Item 1005 - Address at Closing of Cultural Conference by Kingdom of Saudi Arabia, and opening of the exhibition

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ZA COM MR-S-1005


Address at Closing of Cultural Conference by Kingdom of Saudi Arabia, and opening of the exhibition


  • September 2002 (Creation)

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Transcription of speech made by Mr Mandela

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(18 July 1918-5 December 2013)

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Migrated from the Nelson Mandela Speeches Database (Sep-2018).

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  • English

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Ambassador Zidan
Your Excellencies
Distinguished Guests
Ladies and Gentlemen

It is a great honour for us to be the closing speaker at this important conference you have just concluded and to launch the exhibition that is being opened here.

We understand that these events are under the sponsorship of two men whom we hold in the highest esteem, His Majesty the Custodian of the Two Holy Mosques and His Royal Highness the Crown Prince. It is therefore an added honour and privilege for us to be associated with this event.

We also understand that each of the previous five conferences had been held in different places around the world. South Africa is honoured to have been chosen as the venue for the sixth occasion. We see that as another indication of the warm relations between the Kingdom of Saudi Arabia and South Africa.

We are a country and society with a significant Muslim community and the Islamic tradition is an integral part of what constitutes the diversity of our society. Muslims have played an important part in the history of our country and Islam is one of the great religions of our society.

We therefore have a direct interest in and feel a responsibility towards fostering greater understanding of the Islamic tradition.

For our country it is important that we develop and consolidate such mutual understanding and tolerance because diversity and tolerant co-existence are amongst the cornerstones on which democratic South Africa is built. We could overcome the deep divides of our history to negotiate a peaceful settlement; we are honour bound in the spirit of that settlement to continuously negotiate amongst ourselves a path of tolerance, understanding and a respect for difference.

That this conference and exhibition on the Islamic tradition took place in our country is an important contribution to that process of South African nation-building, and we thank you for that.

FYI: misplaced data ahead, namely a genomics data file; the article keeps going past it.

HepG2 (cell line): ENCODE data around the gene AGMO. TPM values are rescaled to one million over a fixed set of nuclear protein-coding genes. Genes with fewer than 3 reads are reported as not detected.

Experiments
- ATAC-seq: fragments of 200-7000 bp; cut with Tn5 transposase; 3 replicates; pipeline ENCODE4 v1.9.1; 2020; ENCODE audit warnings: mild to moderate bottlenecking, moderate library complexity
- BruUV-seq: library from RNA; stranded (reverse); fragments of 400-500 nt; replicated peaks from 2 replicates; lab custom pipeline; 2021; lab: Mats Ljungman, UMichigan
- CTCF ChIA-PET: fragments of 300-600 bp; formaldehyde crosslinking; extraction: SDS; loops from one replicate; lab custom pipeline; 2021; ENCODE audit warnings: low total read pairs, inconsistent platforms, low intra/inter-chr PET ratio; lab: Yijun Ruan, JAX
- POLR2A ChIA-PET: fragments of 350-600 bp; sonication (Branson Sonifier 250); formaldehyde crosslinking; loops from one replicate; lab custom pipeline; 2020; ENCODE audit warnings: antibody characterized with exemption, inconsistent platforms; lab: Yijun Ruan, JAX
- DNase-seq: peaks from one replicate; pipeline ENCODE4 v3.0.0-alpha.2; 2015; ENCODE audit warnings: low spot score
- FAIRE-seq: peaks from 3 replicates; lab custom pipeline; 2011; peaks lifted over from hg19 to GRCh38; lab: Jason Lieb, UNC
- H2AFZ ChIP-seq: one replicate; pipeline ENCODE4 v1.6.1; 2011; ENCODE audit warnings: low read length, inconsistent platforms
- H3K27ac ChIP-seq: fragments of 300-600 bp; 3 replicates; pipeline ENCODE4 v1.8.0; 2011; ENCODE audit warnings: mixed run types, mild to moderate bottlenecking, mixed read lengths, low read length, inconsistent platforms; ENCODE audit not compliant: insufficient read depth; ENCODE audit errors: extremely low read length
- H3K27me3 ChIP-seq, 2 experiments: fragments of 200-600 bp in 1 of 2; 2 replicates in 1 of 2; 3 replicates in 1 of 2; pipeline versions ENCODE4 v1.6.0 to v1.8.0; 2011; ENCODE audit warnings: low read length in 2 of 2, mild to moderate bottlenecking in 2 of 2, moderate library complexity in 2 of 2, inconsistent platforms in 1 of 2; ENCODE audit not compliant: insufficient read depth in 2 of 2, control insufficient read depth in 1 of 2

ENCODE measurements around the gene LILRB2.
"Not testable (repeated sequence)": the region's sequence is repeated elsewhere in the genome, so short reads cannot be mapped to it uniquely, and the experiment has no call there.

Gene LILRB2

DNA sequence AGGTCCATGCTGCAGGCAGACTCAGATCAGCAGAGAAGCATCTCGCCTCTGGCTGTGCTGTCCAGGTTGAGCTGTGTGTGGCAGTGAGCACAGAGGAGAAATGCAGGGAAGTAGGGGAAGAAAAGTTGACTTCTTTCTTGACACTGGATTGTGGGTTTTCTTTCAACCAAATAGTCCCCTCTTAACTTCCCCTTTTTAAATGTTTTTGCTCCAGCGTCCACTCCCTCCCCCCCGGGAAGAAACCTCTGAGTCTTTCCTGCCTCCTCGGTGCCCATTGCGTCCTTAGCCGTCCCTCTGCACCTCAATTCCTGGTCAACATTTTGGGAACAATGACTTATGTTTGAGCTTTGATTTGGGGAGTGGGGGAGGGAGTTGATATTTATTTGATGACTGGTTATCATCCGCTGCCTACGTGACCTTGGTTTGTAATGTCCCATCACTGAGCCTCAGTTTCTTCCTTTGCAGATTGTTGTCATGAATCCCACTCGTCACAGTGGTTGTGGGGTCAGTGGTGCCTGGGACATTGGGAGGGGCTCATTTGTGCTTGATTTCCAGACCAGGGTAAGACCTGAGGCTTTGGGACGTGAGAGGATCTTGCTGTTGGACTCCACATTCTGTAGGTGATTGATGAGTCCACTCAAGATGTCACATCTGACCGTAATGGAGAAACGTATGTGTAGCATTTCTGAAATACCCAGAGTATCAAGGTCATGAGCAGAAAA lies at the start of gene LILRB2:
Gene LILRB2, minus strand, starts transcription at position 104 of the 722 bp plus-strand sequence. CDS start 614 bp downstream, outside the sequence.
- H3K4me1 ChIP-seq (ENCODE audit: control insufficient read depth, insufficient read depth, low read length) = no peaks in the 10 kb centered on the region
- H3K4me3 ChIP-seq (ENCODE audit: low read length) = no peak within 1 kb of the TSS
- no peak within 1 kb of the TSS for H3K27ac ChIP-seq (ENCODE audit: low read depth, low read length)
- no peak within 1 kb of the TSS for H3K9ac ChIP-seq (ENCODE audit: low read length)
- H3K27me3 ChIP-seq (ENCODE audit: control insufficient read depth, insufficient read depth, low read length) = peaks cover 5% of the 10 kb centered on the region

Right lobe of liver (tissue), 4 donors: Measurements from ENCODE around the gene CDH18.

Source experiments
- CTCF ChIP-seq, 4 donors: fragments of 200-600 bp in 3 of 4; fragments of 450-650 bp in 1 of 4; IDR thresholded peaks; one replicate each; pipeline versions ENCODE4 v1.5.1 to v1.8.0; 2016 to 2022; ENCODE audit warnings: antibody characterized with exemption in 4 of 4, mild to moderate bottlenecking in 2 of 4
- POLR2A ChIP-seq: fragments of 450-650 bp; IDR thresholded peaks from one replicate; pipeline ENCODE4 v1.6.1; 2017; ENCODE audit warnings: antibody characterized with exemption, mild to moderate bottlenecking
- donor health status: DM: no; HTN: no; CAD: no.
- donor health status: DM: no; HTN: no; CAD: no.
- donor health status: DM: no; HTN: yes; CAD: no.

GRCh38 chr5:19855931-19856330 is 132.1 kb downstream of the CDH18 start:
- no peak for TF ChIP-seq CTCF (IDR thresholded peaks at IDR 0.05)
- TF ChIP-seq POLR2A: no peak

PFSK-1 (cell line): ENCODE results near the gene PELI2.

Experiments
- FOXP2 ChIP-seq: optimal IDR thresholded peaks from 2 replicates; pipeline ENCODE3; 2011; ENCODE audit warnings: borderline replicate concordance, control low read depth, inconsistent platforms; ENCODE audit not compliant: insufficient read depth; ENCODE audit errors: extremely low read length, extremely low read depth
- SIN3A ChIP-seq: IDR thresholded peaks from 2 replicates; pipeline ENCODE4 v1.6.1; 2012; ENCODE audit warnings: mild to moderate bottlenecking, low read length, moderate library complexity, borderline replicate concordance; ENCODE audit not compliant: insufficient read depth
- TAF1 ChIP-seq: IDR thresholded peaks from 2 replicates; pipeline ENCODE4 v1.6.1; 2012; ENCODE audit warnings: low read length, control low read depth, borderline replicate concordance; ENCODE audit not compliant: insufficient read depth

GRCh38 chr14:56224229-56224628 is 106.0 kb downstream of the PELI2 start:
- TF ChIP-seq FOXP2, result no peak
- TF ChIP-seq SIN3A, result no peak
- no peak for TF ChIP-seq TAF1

The present moment in world affairs reminds us more than anything else about the imperative and urgency of such mutual understanding and respect for difference on a global scale. This moment in world affairs reminds us that world peace depends upon such global understanding and respect.

After the events of 11 September last year we had occasion to warn that the so-called war against terrorism should never be allowed to develop even the faintest suggestion of being a campaign against Muslims, Muslim countries or Arab states.

Although it seems that by and large the world managed to avoid such division, we need to remain constantly vigilant that it does not happen. In situations of conflict human beings have an even greater tendency to nurture and develop group antagonisms and prejudices. It is for that reason too that we should seek by all means to prevent and eliminate destructive conflict amongst nations and peoples.

It is in that respect that we maintain that the United Nations as the world body representing the interests of us all must play the central role in dealing with conflicts and in fostering understanding amongst the people of the world.
We have in the last few weeks been making exactly that call with reference to the threatening crisis around Iraq. We have called on the United States and Britain to work strictly through the organs of the United Nations if they thought and had proof that Iraq was a threat to world peace. And similarly we have called upon Iraq to respect the resolutions of the United Nations and to allow the United Nations to give effect to those resolutions.

What you have been doing here at this conference and with this exhibition is to contribute to that wider quest for understanding, tolerance and peace. Ignorance about others is a fertile ground for prejudice and conflict. Knowledge and understanding advance the chances for peace and co-operation to the benefit of all.

We thank you for having made those contributions and we have pleasure in declaring the exhibition open.

I thank you

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Acquisition method: From hard drive ; Source: Nelson Mandela Foundation Prof J Gerwel. Accessioned on 23/01/09 by Razia Saleh




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